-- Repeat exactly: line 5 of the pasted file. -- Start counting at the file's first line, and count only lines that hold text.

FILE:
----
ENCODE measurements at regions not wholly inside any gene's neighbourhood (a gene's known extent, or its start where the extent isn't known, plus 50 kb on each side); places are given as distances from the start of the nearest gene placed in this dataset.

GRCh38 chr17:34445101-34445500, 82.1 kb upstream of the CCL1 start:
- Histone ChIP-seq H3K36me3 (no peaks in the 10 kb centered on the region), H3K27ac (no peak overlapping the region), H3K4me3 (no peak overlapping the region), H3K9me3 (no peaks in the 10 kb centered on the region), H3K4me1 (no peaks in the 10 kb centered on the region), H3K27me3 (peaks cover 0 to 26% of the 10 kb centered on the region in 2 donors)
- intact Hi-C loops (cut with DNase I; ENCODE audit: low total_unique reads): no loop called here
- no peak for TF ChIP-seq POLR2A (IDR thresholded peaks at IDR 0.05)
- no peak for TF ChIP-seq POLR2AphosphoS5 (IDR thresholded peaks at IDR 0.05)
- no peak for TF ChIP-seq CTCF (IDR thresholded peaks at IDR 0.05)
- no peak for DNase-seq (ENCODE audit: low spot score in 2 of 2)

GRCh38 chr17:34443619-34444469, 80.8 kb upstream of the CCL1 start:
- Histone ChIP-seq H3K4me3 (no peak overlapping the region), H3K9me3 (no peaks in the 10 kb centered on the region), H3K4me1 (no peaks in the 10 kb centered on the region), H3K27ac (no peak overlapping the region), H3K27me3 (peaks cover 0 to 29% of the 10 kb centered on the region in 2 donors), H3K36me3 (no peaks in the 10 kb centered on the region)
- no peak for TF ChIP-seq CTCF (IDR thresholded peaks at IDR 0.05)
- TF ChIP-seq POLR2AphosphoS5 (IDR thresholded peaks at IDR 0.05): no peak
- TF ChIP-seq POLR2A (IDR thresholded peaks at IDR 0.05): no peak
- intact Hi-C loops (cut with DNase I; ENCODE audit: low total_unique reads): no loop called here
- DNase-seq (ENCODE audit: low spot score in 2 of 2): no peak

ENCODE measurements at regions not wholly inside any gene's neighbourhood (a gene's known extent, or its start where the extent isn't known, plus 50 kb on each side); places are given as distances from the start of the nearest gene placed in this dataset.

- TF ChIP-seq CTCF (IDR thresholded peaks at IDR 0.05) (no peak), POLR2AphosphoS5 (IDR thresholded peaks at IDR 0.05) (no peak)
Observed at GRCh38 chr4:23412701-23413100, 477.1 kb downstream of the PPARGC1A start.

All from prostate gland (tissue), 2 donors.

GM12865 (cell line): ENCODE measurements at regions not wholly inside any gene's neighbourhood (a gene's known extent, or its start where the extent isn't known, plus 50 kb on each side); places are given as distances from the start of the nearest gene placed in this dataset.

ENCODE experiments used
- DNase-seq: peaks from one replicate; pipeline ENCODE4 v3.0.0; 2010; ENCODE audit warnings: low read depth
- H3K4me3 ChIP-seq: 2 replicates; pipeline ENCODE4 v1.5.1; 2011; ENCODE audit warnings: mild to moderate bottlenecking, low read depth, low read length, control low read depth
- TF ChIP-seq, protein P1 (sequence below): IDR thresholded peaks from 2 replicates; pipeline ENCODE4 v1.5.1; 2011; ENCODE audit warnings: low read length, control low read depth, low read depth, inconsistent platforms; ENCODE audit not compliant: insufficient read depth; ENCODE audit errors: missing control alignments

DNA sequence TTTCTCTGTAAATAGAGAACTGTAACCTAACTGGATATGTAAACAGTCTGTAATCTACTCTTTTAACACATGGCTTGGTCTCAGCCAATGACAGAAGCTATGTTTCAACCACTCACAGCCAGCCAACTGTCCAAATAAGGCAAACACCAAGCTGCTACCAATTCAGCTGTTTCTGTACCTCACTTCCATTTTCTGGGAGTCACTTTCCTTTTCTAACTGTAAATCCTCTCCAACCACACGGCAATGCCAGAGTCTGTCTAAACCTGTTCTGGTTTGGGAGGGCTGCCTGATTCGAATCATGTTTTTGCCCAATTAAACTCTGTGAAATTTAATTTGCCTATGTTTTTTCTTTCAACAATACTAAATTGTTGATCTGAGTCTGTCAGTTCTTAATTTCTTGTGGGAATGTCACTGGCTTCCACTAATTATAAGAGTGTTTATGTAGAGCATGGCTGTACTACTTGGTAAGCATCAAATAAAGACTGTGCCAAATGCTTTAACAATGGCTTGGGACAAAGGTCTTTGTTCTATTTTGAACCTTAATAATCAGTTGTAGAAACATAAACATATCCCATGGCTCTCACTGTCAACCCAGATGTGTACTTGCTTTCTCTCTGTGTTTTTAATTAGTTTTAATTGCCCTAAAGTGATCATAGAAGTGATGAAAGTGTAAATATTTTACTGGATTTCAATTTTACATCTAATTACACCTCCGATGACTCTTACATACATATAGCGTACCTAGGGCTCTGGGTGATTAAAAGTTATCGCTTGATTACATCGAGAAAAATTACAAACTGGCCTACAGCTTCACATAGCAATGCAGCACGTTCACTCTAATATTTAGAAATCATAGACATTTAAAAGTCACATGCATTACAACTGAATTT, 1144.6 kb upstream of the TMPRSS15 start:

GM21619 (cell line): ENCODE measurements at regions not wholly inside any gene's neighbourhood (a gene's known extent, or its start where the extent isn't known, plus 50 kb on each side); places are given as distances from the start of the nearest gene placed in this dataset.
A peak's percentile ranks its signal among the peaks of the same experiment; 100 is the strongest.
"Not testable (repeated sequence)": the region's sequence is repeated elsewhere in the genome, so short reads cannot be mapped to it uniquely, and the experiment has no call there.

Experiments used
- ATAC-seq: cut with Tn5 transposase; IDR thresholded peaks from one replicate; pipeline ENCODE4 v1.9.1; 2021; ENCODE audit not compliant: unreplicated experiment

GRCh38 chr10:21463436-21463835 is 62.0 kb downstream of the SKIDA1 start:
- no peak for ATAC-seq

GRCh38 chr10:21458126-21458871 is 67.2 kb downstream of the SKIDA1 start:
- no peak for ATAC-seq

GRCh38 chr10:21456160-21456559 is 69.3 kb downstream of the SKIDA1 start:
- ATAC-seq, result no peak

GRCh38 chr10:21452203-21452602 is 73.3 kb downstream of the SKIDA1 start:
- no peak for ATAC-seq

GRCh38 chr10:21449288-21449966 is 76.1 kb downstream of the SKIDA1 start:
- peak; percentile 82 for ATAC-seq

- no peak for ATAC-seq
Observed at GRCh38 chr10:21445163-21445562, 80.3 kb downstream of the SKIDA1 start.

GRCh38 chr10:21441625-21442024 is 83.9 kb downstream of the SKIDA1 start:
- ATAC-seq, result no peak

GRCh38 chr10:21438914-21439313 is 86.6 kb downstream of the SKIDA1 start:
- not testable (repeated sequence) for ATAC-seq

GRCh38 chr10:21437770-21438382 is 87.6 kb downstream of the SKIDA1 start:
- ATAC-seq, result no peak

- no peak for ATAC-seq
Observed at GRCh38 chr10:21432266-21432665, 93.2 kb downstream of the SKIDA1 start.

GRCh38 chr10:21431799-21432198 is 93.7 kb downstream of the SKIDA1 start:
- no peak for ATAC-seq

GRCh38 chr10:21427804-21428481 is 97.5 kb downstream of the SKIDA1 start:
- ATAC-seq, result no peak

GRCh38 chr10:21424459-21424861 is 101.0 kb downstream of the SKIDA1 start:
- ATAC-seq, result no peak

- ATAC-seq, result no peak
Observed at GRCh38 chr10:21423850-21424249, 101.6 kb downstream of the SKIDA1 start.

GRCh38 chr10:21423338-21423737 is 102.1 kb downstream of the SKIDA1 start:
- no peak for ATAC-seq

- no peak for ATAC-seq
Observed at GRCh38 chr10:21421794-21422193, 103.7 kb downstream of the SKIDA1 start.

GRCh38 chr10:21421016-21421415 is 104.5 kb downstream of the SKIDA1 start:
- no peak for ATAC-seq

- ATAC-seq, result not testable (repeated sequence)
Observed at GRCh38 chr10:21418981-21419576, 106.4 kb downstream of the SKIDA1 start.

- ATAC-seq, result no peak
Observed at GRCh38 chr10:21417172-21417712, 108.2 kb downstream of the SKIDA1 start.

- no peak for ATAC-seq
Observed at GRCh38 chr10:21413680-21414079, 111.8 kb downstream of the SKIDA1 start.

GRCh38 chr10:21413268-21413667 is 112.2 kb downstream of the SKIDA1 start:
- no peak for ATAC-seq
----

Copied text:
- no peak for TF ChIP-seq POLR2A (IDR thresholded peaks at IDR 0.05)